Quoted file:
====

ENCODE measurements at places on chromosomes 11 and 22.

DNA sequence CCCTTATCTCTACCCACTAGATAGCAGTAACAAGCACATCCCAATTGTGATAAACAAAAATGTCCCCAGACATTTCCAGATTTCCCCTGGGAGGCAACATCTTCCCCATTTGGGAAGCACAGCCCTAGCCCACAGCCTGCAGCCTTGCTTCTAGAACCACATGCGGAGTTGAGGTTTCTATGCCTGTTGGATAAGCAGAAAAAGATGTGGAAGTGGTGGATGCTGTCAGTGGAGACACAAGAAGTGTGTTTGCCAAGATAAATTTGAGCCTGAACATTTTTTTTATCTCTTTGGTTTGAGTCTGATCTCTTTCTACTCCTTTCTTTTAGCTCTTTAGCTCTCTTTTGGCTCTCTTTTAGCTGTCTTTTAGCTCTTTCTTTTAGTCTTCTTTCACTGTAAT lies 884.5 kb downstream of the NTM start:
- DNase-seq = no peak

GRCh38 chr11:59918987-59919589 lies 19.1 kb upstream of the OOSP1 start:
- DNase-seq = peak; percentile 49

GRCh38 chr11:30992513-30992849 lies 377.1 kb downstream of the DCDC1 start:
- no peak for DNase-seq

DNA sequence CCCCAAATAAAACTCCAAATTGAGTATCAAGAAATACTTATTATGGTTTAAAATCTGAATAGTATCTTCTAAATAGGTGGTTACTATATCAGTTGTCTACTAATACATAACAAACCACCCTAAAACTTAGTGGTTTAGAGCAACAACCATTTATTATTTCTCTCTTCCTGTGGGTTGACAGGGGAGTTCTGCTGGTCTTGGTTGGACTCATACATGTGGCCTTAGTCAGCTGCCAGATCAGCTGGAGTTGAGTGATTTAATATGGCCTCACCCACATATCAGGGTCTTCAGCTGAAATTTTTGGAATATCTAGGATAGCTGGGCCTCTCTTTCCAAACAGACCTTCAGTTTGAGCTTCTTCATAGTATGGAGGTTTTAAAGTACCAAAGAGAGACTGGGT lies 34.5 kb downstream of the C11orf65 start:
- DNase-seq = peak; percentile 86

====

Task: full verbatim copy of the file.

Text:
ENCODE measurements at places on chromosomes 11 and 22.

DNA sequence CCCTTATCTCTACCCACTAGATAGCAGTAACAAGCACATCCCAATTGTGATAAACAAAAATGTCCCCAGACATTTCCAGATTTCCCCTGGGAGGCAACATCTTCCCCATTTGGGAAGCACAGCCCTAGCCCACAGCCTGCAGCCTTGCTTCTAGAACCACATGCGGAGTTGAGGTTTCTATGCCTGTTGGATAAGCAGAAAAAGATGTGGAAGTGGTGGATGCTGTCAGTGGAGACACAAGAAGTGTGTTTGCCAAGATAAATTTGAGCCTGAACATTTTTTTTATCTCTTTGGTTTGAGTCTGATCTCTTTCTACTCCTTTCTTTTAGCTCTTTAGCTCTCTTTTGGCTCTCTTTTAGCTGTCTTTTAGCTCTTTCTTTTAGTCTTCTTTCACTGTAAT lies 884.5 kb downstream of the NTM start:
- DNase-seq = no peak

GRCh38 chr11:59918987-59919589 lies 19.1 kb upstream of the OOSP1 start:
- DNase-seq = peak; percentile 49

GRCh38 chr11:30992513-30992849 lies 377.1 kb downstream of the DCDC1 start:
- no peak for DNase-seq

DNA sequence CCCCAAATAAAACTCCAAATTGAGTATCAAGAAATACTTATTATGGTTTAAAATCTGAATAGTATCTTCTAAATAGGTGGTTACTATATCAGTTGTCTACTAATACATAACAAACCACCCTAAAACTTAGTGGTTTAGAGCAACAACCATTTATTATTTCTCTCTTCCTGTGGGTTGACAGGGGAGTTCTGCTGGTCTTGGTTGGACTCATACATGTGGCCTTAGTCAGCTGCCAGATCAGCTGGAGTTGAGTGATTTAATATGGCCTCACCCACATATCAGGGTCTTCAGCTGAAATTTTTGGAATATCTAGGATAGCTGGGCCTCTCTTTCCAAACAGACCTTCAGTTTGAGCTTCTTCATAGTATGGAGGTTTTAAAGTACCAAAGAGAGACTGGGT lies 34.5 kb downstream of the C11orf65 start:
- DNase-seq = peak; percentile 86